Brad Douglas Photography | Insects | Hemicordulia tau
Taken 28-Jan-11
Visitors 10

17 of 34 photos
Categories & Keywords

Subcategory Detail:
Keywords:Australia, Dragonfly, Hemicordulia tau, Tau Emerald, Wildlife
Photo Info

Dimensions2807 x 4210
Original file size1.8 MB
Image typeJPEG
Color spacesRGB
Date taken28-Jan-11 18:15
Date modified24-Feb-16 19:54
Shooting Conditions

Camera makeCanon
Camera modelCanon EOS 500D
Focal length210 mm
Max lens aperturef/4
Exposure1/200 at f/10
FlashFired, compulsory mode
Exposure bias0 EV
Exposure modeManual
Exposure prog.Manual
ISO speedISO 200
Metering modeSpot
Hemicordulia tau

Hemicordulia tau

Hemicordulia tau (Tau Emerald)

IUCN Status: Not Assessed.

These are one of the most common dragon flies in Tasmania, and were the first I saw down here when I first got into odonata. This was shot near Hartz mountain.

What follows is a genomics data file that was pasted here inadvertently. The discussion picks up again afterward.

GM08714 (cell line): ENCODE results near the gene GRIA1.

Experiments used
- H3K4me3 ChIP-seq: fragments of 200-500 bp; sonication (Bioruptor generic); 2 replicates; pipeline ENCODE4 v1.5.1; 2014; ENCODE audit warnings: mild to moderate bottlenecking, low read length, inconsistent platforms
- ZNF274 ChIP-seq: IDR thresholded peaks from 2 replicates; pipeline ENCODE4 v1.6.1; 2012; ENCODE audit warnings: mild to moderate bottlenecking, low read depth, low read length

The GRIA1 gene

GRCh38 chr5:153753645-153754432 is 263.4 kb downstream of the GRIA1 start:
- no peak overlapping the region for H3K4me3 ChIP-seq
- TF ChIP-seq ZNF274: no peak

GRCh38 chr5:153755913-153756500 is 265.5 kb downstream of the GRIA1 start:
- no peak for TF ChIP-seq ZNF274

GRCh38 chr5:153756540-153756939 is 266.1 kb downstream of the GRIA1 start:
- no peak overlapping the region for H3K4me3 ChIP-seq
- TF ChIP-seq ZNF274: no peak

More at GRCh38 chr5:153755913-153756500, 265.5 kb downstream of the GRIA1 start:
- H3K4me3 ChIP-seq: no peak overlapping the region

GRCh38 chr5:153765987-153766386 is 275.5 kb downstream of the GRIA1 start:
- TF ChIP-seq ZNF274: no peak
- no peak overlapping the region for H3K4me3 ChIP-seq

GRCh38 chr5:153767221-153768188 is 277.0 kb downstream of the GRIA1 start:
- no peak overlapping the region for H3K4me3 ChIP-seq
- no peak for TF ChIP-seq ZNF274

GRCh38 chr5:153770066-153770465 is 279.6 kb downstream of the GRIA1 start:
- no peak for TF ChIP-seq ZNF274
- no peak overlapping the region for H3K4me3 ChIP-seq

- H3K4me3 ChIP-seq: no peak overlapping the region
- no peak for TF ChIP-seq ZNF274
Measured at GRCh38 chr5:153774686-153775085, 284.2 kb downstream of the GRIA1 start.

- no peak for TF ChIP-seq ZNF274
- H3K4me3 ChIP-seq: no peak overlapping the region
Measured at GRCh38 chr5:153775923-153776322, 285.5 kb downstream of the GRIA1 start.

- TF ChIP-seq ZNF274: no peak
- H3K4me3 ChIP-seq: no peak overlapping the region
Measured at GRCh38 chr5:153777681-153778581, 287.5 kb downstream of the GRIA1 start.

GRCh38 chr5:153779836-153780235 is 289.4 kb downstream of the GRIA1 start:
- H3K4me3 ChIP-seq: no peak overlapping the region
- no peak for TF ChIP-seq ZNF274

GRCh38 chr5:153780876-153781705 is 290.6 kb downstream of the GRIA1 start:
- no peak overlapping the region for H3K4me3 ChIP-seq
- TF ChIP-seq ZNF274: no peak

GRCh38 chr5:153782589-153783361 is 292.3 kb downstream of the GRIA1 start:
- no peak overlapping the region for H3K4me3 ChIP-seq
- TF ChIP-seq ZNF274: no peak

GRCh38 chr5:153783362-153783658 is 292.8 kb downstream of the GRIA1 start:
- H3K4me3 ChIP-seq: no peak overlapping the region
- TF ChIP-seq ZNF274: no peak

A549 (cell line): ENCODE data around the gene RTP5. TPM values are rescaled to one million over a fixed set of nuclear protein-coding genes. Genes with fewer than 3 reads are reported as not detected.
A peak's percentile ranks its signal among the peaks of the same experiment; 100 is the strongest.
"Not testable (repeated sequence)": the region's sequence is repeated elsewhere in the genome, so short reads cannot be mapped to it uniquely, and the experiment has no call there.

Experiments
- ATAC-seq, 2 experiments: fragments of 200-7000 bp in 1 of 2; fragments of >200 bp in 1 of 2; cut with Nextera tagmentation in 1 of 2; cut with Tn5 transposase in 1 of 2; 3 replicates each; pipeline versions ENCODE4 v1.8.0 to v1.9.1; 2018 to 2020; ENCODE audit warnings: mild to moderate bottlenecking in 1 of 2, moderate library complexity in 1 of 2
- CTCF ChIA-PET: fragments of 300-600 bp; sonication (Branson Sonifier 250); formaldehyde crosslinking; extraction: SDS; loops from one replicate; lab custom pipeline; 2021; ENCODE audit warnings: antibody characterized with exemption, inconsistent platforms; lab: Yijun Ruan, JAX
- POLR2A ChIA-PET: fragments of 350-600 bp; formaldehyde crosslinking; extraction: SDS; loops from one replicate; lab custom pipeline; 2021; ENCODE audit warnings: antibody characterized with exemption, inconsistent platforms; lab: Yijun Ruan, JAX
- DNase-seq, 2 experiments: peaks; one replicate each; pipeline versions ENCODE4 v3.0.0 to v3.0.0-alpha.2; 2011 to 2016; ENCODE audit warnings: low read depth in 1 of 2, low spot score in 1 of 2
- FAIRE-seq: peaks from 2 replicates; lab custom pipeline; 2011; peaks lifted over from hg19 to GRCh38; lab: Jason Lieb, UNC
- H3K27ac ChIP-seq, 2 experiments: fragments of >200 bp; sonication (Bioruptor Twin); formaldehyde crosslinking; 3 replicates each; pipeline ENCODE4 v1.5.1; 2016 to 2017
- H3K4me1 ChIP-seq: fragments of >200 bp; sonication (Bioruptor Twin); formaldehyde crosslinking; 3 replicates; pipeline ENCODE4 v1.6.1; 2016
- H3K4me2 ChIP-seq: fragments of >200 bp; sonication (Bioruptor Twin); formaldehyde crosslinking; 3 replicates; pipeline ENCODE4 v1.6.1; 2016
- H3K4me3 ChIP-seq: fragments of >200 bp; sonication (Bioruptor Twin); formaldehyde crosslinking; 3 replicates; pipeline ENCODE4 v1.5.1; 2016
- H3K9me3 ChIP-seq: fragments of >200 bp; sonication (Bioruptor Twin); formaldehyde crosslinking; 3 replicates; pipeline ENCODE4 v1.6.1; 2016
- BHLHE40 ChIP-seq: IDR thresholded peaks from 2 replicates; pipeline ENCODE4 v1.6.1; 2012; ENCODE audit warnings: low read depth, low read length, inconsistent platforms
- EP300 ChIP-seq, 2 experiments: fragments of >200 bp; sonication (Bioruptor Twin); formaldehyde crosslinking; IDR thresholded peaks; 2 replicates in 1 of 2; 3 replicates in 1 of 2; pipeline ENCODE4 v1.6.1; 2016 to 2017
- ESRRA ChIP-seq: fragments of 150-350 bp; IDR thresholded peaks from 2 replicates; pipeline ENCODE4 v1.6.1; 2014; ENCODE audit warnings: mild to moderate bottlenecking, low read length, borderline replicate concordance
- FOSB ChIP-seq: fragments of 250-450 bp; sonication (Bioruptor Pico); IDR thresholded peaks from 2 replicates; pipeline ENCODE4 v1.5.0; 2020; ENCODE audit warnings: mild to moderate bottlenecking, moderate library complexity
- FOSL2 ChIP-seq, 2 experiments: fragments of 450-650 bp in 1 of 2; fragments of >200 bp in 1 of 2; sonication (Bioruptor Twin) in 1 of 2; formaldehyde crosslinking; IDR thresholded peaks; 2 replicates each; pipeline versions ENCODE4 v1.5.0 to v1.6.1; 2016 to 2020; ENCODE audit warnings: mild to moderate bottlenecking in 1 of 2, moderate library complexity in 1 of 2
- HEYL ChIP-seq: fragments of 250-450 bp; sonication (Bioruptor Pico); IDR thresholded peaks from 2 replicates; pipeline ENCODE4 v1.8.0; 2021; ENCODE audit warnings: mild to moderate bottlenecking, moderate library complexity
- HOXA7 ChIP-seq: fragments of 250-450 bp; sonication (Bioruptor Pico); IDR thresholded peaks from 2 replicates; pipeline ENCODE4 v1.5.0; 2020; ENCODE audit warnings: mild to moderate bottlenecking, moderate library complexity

When I started photographing insects, I became aware of two things that I'd previously been oblivious of. First, there's an amazing diversity of life all around us. Specifically, most people have no appreciation for the number of different species around them. I've had conversations where people thought there were only green tree frogs or dragon fly. I really enjoy watching people’s horizons expanding as they see the incredible diversity for the first time. Similarly, I love the wonder when mine are.

The second thing I was oblivious too is how often I was looking at photos of dead insects. Shooting close ups of insects in nature is hard. Some, like ant, are just never still, which is a killer in macro photography. Others, like dragon flies and butterflies are so skittish that simply getting near the subject is a challenge. Wind, and other environmental properties can make shooting difficult. Setting up bulky tripods, focus rails, flashes etc, takes time and again is likely to spook the animal.

I've had to adopt a strict “hands off” policy with dragon flies after a mishap handling an individual of this species. It was very sad, and I've come to the conclusion that non-interference results in more natural photos.